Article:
As people from Europe and Latin America begin to disassociate themselves from Israel due to its ongoing repression of the Palestinian people, the UAE and other Gulf states seem to be moving in the opposite direction. 

The UAE and Israel have held secret meetings arranged by the U.S. in recent months, according to U.S. officials. The Wall Street Journal revealed that Brian Hook, the U.S. special envoy for Iran, convened the meetings. The newspaper described the meetings as the latest sign of a steady thaw between Israel and the Gulf Arab nations based on their shared hatred of Iran.

Hook expressed his pleasure over the rapprochement at the Foreign Press Center in New York last month.

“If there is one nice thing that I can say about Iran’s foreign policy is that it has brought together Arabs and Israelis in ways we never thought possible.”

The meetings stemmed from a U.S.- brokered conference on Middle East security held in Warsaw in February. As head of the State Department’s Iran Action Group, Hook focused on bringing the countries together to coordinate a wide range of activities that would counter Iran’s destabilizing activities in the region.

The Scope

These two unlikely partners have a long history of courtship. In 2015, Israel established an official office in the UAE to represent its interests at the International Renewable Energy Agency, which is based in Abu Dhabi. The UAE’s Ministry of Foreign Affairs stressed then that the office’s existence did not represent a change in policy towards Israel, which the Arab state still refuses to recognize. But in 2017, pilots from the Emirates participated in a joint military exercise with the air forces of Greece, Italy, the U.S., and Israel.

The UAE has struck business deals with several Israeli firms.

The UAE has struck business deals with several Israeli firms, including an $800 million contract with AGT, a Swiss-based company owned by Israeli businessman Mati Kochavi. The agreement provided a comprehensive surveillance security system to protect the UAE’s strategic infrastructure and oil fields.

According to The Times of Israel, Sultan Ahmed Bin Sulayemthe CEO of Dubai Port World-visited Israel in September 2018 to advance his business ties. DP World has had a longstanding relationship with Israel’s Zim shipping company.

Last year, Israelis participating at a judo tournament in Abu Dhabi were allowed to compete under their national flag for the first time. Emirati officials even permitted the playing of the Israeli national anthem, moving Culture and Sports Minister Miri Regev to tears. Regev was later taken on a tour of the Sheikh Zayed Grand Mosque.

Two months ago, Israeli Foreign Minister Israel Katz made an unannounced visit to Abu Dhabi to attend a UN conference on climate change and to discuss the Iranian threat with his Emirati counterparts. After the visit, Katz’s Emirati counterpart Anwar Gargash said that dialogue with Israel was a positive step forward. He called the Arab world’s longtime boycott of Israel “a very wrong decision.”

Favoring Israel over the Palestinians

Analysts believe that the Emiratis have opted for this covert diplomacy with Israel to avoid the kind of condemnation that official recognition would elicit.

Mohamed Mohamed is the Executive Director of the Washington-based Jerusalem Fund and Palestine Center.

“These secret ties with Israel are believed to be cultivated with the help of Muhammad Dahlan, security advisor to the UAE’s Crown Prince Muhammad bin Zayed. Given that former Israeli Defense Minister Avigdor Lieberman stated that he prefers Dahlan as successor to Mahmoud Abbas, it seems quite likely that Dahlan is indeed the primary connection between the UAE and Israel.”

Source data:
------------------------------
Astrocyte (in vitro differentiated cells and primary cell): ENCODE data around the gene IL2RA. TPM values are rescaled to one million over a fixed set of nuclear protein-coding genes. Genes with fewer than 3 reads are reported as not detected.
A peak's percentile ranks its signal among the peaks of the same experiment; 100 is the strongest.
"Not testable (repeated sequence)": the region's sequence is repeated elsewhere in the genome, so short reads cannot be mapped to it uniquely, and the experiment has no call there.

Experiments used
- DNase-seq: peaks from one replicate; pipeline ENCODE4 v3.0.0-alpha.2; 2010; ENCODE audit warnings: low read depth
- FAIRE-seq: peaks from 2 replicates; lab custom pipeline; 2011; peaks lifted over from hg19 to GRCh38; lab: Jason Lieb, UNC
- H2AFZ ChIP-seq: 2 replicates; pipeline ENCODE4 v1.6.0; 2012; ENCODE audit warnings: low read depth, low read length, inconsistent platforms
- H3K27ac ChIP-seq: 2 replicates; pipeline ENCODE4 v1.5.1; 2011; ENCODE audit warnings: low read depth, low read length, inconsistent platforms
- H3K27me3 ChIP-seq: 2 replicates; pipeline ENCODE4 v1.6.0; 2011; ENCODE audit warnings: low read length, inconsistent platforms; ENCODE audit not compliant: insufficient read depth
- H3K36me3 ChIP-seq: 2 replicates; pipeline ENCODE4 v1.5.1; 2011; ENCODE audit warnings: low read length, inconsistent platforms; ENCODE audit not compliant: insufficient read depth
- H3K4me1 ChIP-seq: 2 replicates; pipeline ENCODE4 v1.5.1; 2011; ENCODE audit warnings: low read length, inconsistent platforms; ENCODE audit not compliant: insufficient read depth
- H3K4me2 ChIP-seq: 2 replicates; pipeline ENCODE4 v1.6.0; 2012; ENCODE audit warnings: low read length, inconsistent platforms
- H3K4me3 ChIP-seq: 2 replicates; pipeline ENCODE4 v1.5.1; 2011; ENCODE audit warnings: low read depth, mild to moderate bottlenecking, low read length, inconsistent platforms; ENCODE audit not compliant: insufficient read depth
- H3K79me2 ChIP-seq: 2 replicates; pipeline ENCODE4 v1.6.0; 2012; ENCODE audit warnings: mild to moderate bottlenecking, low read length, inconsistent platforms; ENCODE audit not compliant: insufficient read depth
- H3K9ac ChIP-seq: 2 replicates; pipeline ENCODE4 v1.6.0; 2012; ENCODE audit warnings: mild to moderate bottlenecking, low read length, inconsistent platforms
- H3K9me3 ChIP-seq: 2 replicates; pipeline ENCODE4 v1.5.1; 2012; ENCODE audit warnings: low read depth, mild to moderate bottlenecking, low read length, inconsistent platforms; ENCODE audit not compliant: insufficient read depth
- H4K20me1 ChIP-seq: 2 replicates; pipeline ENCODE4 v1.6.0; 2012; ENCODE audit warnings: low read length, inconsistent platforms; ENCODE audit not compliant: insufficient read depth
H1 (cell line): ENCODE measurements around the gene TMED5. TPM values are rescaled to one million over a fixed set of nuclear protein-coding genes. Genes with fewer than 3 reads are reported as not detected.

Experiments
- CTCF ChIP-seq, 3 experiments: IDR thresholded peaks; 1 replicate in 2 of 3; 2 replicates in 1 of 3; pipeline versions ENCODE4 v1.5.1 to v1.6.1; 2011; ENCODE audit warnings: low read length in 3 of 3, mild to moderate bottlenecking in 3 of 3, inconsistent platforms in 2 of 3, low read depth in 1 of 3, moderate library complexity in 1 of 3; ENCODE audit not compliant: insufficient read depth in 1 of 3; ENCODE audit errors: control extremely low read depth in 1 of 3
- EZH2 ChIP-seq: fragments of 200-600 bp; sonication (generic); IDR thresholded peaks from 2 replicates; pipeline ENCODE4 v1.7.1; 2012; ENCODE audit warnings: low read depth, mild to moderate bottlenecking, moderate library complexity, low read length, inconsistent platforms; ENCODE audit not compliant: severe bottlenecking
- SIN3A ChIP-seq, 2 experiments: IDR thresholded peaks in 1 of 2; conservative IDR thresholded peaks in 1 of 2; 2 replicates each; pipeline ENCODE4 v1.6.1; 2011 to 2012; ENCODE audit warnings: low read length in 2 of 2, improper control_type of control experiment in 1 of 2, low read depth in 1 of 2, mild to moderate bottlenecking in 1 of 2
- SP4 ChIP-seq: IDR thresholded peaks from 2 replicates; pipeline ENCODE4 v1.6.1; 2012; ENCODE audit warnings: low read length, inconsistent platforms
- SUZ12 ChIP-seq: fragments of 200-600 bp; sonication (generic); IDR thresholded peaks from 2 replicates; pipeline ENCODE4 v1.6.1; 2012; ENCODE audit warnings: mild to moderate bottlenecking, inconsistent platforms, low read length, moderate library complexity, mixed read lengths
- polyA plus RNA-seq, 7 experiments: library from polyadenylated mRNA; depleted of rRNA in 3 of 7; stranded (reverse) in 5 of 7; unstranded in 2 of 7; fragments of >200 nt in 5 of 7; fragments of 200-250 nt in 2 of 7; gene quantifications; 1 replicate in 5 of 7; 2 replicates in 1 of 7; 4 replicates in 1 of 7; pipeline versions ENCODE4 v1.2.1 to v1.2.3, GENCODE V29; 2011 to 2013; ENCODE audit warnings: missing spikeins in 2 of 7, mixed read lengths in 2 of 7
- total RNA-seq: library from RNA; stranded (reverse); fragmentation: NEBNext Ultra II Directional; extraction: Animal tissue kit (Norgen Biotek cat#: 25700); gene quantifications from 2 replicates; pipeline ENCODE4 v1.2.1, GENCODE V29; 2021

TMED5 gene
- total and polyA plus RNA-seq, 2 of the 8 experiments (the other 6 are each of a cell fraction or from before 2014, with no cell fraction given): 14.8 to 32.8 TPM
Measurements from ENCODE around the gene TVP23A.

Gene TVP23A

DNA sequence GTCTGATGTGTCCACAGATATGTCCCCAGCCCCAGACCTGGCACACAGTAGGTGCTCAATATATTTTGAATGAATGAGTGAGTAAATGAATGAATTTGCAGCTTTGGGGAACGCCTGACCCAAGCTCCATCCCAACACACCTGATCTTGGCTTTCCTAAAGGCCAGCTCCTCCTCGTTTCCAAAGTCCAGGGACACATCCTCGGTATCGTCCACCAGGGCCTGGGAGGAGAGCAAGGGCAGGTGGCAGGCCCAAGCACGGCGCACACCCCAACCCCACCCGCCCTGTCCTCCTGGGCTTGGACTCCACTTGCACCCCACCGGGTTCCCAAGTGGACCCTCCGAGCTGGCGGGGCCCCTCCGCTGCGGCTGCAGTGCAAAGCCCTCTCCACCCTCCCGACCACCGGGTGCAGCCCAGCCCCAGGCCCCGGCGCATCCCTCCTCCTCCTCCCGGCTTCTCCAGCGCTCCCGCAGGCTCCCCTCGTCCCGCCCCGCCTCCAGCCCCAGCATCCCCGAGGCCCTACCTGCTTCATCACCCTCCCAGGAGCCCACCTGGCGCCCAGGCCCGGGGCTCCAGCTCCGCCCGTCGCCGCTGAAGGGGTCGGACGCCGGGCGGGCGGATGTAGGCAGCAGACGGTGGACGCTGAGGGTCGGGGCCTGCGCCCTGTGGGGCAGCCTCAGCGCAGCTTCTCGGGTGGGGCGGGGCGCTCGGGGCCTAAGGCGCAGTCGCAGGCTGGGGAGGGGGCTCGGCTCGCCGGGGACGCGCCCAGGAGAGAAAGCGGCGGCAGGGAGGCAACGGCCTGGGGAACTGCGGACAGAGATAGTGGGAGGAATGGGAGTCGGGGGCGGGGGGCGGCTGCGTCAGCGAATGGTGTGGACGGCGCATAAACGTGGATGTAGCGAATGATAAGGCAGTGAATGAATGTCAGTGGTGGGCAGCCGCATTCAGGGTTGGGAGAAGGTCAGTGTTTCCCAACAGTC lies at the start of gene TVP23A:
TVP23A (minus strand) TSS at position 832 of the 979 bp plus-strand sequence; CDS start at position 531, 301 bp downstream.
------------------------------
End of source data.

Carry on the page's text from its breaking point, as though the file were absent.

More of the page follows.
He described Dahlan as a shady figure in Palestinian politics who has been accused of rampant financial corruption and collaboration with Israel.

So far, Mohamed says, the UAE has engaged Israel quietly to avoid facing serious public scrutiny from its people, who have historically supported the Palestinian cause. But the Gulf state is increasingly suggestive of a new normal with Israel that is irrespective of the country’s decades-long mistreatment of the Palestinian people.

Linkage to the ‘Deal of the Century’

The secret meeting organized by the U.S. last month appears to pave the way for the UAE and other Gulf states, including Saudi Arabia and Bahrain, to promote the so-called deal of the century that President Trump said would be revealed after Israel’s elections this month.

Veteran U.S. negotiator Aaron David Miller told the Wall Street Journal that a shift in regional dynamics has elevated common concerns about Iran and has ultimately served as a catalyst for deeper cooperation between Israel and Arab countries that do not officially recognize Israel as a state.

“This is happening because of significant and profound regional changes that have altered the calculations of Arab nations.” Miller said.

The Palestinians fear that President Trump is trying to rally support from the UAE, Saudi Arabia, and Bahrain to pressure them into accepting a peace plan that falls far short of their demands.

The Palestinians fear that President Trump is trying to rally support from the UAE, Saudi Arabia, and Bahrain to pressure them into accepting a peace plan that falls far short of their demands.

Self-described American-Christian Zionist Dr. Mike Evans, who serves on Trump’s executive evangelical advisory board, has boasted of spending hours discussing the Palestinian-Israeli conflict with the crown princes of the UAE and Saudi Arabia. At the Jerusalem Post 8th annual conference in June, Evans called the leaders “more pro-Israel than a lot of Jews.”

Thus, creeping normalization of relations with Israel appears to be the way of the future for the UAE.